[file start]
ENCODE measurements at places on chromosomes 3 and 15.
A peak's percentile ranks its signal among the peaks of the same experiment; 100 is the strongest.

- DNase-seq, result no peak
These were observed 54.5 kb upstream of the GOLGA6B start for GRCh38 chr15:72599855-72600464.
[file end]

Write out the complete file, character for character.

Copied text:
ENCODE measurements at places on chromosomes 3 and 15.
A peak's percentile ranks its signal among the peaks of the same experiment; 100 is the strongest.

- DNase-seq, result no peak
These were observed 54.5 kb upstream of the GOLGA6B start for GRCh38 chr15:72599855-72600464.